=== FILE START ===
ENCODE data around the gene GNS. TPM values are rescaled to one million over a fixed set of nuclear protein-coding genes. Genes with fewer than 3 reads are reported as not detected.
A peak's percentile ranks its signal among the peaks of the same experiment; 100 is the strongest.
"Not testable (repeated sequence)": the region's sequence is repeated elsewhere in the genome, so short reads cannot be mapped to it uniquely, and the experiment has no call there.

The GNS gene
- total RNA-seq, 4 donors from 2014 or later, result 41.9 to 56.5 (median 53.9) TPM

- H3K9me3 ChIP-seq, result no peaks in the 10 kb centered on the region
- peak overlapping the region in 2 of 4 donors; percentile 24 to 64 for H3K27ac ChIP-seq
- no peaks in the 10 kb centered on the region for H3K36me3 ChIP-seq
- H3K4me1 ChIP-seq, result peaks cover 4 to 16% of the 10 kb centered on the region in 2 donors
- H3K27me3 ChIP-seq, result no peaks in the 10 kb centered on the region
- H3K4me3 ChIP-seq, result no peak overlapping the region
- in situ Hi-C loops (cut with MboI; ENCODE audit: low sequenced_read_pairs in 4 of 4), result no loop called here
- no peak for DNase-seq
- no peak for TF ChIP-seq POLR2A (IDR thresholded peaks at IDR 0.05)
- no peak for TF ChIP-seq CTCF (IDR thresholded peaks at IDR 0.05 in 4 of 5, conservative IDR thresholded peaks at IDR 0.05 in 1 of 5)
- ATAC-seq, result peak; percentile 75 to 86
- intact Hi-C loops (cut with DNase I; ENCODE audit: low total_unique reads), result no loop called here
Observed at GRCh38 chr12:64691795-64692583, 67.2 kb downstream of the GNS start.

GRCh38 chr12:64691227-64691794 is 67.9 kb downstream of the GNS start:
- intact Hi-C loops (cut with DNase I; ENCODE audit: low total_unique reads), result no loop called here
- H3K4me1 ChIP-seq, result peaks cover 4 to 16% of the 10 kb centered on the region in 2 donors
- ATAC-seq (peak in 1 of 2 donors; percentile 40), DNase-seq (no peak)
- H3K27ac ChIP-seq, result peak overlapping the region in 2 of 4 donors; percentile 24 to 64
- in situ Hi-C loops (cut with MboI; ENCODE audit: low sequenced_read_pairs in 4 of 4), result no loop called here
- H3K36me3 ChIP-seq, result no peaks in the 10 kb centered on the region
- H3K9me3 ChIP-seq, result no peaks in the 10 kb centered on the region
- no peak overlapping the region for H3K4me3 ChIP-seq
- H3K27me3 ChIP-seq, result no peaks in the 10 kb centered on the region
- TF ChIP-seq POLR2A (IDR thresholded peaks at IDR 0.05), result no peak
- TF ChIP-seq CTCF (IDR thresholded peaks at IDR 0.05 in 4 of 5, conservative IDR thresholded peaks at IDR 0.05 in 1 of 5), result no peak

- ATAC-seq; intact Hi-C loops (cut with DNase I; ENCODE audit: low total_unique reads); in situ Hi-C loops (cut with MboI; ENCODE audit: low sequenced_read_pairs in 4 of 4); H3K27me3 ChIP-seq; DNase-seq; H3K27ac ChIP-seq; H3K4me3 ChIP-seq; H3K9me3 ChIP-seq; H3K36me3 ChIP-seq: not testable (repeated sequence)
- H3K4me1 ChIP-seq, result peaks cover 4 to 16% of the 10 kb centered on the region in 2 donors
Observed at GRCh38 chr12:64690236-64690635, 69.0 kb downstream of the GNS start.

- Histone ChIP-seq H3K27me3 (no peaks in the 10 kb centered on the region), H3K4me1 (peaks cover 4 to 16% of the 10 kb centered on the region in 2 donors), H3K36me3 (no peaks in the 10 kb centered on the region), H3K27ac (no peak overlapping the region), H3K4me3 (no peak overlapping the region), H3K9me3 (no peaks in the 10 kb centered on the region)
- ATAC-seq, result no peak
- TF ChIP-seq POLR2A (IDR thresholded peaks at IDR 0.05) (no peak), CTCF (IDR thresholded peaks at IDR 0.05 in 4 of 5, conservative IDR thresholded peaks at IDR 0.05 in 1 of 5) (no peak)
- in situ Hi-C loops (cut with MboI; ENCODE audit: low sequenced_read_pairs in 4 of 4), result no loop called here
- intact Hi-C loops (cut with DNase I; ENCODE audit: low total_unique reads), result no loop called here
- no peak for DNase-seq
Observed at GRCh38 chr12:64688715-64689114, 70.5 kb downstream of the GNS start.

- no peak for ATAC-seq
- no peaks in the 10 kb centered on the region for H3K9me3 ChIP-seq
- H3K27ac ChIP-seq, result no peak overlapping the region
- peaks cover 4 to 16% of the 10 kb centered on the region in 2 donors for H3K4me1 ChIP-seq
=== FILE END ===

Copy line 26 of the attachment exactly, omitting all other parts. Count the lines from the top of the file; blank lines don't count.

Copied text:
- H3K9me3 ChIP-seq, result no peaks in the 10 kb centered on the region